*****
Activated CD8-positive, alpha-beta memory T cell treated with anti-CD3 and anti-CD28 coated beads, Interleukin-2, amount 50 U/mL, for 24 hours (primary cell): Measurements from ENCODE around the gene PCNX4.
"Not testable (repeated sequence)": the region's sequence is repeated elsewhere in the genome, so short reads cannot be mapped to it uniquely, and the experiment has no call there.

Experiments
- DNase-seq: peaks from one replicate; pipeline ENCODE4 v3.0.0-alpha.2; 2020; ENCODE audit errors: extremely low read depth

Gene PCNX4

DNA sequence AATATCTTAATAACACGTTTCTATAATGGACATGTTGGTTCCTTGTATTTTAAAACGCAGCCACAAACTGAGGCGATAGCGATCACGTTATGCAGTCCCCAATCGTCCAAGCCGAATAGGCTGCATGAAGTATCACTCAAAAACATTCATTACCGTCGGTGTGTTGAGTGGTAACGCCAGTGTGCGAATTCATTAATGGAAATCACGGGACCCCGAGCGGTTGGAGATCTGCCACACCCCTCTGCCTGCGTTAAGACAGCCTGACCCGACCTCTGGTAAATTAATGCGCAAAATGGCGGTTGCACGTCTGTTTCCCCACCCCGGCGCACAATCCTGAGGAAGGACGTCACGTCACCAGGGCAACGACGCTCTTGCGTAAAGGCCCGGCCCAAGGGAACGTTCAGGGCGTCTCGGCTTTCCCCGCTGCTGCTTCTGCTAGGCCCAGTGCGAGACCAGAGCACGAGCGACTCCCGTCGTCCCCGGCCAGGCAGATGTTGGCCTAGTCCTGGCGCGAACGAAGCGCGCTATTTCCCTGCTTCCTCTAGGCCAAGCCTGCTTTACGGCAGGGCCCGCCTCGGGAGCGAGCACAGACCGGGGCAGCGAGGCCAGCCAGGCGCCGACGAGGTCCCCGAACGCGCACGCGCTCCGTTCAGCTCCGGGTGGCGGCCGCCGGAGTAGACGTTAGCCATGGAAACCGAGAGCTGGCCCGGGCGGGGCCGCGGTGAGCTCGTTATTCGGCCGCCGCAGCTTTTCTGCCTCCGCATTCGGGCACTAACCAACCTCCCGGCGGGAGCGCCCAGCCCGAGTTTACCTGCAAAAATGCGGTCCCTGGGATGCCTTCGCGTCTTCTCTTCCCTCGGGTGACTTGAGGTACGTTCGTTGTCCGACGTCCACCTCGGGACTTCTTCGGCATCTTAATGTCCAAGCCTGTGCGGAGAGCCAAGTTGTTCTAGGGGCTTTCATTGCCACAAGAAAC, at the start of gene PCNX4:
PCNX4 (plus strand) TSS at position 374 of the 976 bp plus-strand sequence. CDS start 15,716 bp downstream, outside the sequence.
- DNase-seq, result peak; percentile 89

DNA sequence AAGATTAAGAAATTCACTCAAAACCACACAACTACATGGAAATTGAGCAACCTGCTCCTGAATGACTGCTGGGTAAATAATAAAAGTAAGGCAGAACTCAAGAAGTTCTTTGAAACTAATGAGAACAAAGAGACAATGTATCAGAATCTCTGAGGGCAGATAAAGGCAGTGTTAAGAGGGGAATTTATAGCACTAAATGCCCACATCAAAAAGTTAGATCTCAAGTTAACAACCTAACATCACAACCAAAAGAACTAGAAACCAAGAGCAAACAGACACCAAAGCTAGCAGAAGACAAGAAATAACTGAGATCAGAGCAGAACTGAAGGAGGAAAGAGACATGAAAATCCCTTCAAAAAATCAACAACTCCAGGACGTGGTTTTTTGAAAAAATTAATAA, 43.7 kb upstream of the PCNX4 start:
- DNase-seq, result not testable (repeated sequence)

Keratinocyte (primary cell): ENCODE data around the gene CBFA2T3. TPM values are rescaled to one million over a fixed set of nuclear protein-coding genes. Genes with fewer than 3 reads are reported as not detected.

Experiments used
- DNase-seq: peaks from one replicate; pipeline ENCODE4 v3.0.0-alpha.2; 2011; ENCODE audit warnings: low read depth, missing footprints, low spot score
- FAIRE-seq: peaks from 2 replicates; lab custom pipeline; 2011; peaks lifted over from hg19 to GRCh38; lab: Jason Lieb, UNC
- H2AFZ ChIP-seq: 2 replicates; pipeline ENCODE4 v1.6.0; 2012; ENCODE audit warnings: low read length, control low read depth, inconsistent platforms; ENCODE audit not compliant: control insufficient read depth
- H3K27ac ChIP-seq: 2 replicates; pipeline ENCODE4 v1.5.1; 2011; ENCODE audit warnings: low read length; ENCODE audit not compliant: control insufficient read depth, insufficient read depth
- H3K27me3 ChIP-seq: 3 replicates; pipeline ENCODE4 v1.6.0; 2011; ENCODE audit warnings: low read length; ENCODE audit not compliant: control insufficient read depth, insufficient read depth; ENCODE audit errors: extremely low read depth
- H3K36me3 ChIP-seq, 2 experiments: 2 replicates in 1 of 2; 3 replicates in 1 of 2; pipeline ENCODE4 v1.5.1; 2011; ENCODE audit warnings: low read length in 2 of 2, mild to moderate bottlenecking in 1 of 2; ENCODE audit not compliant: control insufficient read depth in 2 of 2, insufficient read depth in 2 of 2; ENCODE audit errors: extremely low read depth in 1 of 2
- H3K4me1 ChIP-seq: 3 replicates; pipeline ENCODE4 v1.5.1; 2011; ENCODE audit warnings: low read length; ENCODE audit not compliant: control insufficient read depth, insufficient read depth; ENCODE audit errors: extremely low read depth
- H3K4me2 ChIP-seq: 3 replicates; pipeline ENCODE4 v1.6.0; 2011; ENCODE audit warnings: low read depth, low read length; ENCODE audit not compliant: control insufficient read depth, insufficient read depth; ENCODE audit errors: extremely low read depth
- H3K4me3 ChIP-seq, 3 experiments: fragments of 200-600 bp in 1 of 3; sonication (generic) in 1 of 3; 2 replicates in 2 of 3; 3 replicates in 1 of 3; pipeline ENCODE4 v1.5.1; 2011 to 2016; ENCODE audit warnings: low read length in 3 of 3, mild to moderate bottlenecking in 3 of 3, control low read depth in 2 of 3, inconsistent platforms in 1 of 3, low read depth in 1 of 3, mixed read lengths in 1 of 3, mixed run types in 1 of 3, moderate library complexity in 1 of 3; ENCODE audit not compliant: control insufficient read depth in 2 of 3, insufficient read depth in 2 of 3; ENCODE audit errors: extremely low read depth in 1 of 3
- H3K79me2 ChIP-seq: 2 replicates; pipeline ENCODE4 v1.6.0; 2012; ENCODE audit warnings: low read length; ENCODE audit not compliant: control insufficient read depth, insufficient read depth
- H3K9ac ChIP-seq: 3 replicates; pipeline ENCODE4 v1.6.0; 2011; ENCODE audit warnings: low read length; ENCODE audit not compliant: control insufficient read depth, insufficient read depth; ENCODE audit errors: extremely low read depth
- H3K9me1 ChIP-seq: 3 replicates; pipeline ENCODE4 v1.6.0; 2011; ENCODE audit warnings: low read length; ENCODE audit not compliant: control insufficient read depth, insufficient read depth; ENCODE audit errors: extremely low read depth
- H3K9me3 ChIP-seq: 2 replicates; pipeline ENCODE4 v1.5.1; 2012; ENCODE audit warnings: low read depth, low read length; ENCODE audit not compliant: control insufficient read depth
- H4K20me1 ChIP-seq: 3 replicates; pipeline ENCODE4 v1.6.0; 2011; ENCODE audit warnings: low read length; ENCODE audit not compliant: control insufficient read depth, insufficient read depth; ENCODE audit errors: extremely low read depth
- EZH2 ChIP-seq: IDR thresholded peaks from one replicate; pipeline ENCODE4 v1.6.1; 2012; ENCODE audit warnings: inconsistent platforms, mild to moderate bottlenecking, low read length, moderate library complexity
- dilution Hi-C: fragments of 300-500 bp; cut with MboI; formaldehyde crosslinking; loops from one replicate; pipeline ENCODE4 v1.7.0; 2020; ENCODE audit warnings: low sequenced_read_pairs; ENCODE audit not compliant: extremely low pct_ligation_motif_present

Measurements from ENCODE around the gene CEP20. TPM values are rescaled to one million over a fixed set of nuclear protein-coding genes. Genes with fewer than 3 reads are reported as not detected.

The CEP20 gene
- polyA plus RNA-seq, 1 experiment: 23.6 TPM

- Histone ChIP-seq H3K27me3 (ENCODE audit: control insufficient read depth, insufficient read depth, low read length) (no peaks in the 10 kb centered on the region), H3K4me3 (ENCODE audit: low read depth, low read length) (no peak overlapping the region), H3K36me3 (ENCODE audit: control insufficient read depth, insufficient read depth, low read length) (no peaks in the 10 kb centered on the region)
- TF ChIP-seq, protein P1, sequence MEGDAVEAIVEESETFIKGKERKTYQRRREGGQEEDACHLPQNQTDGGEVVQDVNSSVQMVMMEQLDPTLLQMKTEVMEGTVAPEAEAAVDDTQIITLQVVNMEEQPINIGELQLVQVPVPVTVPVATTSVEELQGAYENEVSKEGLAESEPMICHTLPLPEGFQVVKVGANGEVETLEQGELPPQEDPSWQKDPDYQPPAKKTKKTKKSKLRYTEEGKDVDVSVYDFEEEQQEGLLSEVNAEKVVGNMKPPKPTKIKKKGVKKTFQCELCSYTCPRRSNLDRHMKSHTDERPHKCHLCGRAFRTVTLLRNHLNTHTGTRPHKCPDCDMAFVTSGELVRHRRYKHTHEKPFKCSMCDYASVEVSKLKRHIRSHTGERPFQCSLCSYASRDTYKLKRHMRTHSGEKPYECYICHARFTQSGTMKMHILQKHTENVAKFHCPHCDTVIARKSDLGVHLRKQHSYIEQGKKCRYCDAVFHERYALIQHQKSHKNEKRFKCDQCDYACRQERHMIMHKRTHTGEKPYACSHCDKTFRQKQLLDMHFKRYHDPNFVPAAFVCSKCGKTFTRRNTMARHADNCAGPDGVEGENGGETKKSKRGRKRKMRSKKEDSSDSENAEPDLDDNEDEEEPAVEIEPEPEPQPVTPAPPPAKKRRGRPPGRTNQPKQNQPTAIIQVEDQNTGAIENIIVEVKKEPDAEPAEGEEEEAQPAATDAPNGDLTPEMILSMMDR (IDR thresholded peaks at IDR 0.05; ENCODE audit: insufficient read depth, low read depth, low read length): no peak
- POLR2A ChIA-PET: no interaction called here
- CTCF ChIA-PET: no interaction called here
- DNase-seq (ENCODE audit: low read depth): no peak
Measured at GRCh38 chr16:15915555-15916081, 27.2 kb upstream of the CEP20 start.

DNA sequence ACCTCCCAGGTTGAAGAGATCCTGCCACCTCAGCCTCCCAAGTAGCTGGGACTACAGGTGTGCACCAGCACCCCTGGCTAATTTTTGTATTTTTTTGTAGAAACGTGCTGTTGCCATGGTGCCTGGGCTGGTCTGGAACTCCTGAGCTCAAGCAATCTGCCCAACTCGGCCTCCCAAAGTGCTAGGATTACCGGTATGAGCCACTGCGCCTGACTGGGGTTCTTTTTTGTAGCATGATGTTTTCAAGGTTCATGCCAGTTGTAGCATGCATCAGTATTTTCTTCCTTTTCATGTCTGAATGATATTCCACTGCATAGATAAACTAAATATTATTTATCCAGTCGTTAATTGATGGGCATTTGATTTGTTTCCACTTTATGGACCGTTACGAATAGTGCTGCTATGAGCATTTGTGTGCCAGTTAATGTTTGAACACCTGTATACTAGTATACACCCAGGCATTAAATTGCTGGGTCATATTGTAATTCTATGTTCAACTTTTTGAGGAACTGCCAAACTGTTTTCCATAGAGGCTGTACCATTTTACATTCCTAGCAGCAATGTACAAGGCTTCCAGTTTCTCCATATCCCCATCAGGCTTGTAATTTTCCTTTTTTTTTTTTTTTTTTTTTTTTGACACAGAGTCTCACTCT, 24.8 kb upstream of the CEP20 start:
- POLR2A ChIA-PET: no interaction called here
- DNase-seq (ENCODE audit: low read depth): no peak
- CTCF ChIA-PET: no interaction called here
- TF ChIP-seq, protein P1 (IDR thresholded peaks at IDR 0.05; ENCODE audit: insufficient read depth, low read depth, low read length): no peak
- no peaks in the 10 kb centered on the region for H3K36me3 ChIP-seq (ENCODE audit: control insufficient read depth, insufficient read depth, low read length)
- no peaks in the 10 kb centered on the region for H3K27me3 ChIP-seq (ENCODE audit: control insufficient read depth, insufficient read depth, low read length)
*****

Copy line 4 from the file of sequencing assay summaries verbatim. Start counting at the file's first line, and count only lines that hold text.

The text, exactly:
- DNase-seq: peaks from one replicate; pipeline ENCODE4 v3.0.0-alpha.2; 2020; ENCODE audit errors: extremely low read depth